7/5/2009 Newsletter


  • Rally: Justice for Brandon Rodriguez
  • CRA to Hold Meeting on Taser Policy
  • CUAPB Statement on CAIR Distribution of Know Your Rights Materials
  • Video by Lawyer on Why Not to Ever Talk to Cops Without a Lawyer
  • SCOTUS: One Bad, Two Good Decisions on Rights
  • A Good Joke Makes the Point


Saturday, July 11, 2009
4:00 p.m.
Wilson Park, 4th and Eddy, Hastings, MN
Cars will be leaving at 2:30 from Walker Church, 3104 16th Ave S, Minneapolis

On July 11, 2008, Brandon Rodriguez was killed by three Hastings police officers and a Dakota County deputy. His life was ended within minutes of the call being dispatched. Brandon was suicidal that evening and received four bullets from the officers without them investigating why he was acting the way he was. Brandon was only 23 years old.

Rather than addressing the poor handling of the Rodriguez case, the Hastings police chief awarded the officers Medals of Honor. There is no honor in killing a mentally ill young man who posed no immediate danger to the officers.

On the one year anniversary of Brandon’s death, join us for a rally and march to demand that Chief McMenomy rescind these medals and that Hastings police receive training in addressing situations involving mentally ill people so that future tragedies are avoided. Cars will be leaving at 2:30 from Walker Church, 3104 16th Ave S, Minneapolis.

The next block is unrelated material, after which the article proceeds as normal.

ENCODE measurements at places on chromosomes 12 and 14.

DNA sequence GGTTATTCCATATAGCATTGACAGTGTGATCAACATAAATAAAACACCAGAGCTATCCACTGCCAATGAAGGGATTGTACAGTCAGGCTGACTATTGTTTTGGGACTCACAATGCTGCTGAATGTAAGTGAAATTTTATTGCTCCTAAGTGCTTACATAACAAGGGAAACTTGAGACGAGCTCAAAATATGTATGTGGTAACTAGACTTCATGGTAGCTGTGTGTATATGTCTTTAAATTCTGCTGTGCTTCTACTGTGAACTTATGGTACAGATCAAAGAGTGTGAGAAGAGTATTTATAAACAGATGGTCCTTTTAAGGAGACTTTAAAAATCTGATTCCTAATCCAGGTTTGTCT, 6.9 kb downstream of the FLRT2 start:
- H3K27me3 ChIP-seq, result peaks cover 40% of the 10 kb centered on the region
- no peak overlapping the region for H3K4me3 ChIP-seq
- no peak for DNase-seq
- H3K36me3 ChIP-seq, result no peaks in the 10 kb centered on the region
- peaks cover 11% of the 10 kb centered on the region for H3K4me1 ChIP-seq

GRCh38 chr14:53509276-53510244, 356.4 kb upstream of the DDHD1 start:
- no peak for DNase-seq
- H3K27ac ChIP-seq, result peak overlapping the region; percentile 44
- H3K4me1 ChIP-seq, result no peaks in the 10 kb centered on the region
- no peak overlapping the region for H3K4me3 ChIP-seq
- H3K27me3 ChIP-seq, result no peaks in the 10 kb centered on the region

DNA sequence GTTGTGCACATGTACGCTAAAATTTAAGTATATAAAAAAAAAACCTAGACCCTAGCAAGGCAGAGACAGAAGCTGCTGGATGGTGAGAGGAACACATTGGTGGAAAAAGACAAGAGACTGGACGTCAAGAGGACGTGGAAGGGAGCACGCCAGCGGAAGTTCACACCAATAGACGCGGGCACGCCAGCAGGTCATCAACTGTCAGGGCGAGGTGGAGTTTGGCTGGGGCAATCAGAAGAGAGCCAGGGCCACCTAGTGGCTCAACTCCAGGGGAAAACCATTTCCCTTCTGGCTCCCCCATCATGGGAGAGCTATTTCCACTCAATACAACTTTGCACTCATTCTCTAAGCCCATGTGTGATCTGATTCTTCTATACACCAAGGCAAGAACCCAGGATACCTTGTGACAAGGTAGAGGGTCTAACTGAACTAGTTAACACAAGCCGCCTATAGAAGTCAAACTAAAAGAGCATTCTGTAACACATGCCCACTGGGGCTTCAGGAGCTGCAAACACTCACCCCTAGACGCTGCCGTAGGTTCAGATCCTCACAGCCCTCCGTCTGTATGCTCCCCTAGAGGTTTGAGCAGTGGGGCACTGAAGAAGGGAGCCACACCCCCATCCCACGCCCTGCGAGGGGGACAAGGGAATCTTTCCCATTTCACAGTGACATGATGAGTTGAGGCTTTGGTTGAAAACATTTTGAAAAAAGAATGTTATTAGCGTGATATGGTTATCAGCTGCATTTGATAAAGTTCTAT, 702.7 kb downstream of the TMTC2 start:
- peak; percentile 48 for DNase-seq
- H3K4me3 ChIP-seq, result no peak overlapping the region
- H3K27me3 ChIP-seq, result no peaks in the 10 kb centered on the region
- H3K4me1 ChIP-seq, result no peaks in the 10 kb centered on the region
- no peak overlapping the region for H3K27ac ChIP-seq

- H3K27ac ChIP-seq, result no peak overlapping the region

Be sure to sign the petition at http.//www.thepetitionsite.com/107/Justice-for-Brandon-Rodriguez


Town Hall Meeting on Taser Policy
Wednesday, July 15, 6:30 pm
City Hall, 350 S. 5th St., Room 319

The info below is from a press release issued by the CRA. We need to pack that forum and make sure the powers-that-be know that we are serious about wanting a return to a Taser policy that would have prevented the death of people like Quincy Smith (who died when tased by five cops simultaneously) or, better yet, an outright ban on Tasers, which Amnesty International refers to as "the perfect torture device."

The Minneapolis Civilian Police Review Authority (CRA) invites the public to attend a forum addressing the Police Department´s Taser® policy and the question of when and how changes are made to the Minneapolis Police Department (MPD) Policy and Procedure Manual. Board members will explain the history of and differences between the former and current policies for the use of Conducted Energy Devices (CEDs, the generic term for Tasers). After the presentations, the CRA will invite public comment on the current CED policy, and when and how changes should be made to the MPD's policy and procedure manual.